Illinois Recording Law Summary:
Illinois recording law stipulates that it is a two-party consent state. In Illinois, it is a criminal offense to use any device to record communications, whether they’re wire, oral or electronic, without the consent of everyone taking part in the communication. 720 Ill. Compiled Stat. 5/14-2(a)(1). This means that in Illinois you are not legally allowed to record a conversation you are taking part in unless all parties are in agreement. Although the all-party consent stipulation does not apply to police officers who are performing their official duties, there are strict penalties in place for anyone caught recording police activities in public. 720 Ill. Compiled Stat. 5/14-3(g).
You may not record conversations without the consent of all involved parties.
This law is applicable whether those taking part in the conversation expect it to be private or not. 720 Ill. Compiled Stat. 5/14-1(d).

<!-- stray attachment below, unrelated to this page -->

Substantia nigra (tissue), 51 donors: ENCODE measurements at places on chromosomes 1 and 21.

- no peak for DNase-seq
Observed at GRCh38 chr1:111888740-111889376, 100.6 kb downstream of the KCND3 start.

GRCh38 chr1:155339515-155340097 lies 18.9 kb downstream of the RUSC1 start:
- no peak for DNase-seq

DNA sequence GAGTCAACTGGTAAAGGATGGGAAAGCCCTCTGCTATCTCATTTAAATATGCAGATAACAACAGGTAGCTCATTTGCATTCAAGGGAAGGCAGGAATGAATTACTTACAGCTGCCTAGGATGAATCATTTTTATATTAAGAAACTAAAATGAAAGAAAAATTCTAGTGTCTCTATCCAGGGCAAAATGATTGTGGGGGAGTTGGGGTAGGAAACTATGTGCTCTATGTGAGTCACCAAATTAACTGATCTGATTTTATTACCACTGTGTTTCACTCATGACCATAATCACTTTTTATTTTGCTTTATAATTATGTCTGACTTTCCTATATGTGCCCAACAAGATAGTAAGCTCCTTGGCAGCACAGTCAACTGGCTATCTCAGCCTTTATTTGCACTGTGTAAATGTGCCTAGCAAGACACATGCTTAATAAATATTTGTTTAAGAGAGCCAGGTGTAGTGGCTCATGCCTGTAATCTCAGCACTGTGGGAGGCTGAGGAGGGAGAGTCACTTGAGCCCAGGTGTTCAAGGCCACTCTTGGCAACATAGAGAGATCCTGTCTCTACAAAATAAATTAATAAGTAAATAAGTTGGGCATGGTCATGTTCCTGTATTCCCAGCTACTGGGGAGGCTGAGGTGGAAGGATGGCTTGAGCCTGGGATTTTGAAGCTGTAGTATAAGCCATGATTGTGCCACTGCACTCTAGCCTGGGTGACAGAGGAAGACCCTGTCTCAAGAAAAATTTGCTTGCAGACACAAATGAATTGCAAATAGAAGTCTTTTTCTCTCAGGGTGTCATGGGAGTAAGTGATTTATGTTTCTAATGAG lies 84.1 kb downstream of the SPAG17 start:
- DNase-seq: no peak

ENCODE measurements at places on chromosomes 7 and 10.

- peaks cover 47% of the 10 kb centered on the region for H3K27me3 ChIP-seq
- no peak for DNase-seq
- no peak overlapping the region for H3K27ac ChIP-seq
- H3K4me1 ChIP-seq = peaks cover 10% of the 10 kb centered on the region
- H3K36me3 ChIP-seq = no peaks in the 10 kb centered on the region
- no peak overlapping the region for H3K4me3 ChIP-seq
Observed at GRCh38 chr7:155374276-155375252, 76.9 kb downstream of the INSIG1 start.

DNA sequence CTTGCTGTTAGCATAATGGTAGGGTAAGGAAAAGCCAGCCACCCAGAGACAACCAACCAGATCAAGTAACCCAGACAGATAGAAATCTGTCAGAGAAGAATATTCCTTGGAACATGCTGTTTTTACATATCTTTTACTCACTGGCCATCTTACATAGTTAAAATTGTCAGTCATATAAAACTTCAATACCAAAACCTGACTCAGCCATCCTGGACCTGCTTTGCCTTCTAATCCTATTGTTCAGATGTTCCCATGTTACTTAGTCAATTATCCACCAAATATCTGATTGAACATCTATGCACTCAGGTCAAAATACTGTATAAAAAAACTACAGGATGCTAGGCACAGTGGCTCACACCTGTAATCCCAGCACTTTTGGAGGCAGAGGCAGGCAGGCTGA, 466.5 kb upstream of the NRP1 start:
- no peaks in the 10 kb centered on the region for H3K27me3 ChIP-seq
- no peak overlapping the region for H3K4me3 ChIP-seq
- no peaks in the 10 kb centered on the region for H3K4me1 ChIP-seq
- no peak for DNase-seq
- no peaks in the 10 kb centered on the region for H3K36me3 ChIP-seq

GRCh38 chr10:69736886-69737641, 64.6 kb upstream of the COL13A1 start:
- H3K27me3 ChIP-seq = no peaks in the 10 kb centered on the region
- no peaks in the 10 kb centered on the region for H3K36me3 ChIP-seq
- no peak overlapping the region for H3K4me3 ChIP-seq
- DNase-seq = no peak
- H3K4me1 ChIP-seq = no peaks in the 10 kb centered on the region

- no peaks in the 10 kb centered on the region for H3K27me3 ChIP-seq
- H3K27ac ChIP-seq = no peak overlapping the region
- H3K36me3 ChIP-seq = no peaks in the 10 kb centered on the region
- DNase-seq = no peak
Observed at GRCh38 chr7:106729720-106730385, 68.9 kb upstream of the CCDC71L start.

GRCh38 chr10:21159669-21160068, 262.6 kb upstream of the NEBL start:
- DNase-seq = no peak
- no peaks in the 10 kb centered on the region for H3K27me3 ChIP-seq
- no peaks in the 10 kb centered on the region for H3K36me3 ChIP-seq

720 Ill. Compiled Stat. 5/14-4: Infractions against eavesdropping law are considered felonies, however first offenses are treated as lighter, Class 4 felonies.
720 Ill. Compiled Stat. 5/14-4(b): Offenses are considered a Class 1 felony punishable by up to 15 years in jail if a recording takes place while a member of law enforcement, assistant’s state attorney or judge are carrying out their duties in public.*
*In 2012, the U.S. Court of Appeals in Chicago (7th Cir.), put the constitutionality of this law up for debate. They decided that parts of Illinois’ Eavesdropping Act are “likely unconstitutional” and that the American Civil Liberties Union of Illinois could not face penalties for recording police activity in the public eye. ACLU of Illinois v. Alvarez, 679 F.3d 583 (7th Cir. 2012).
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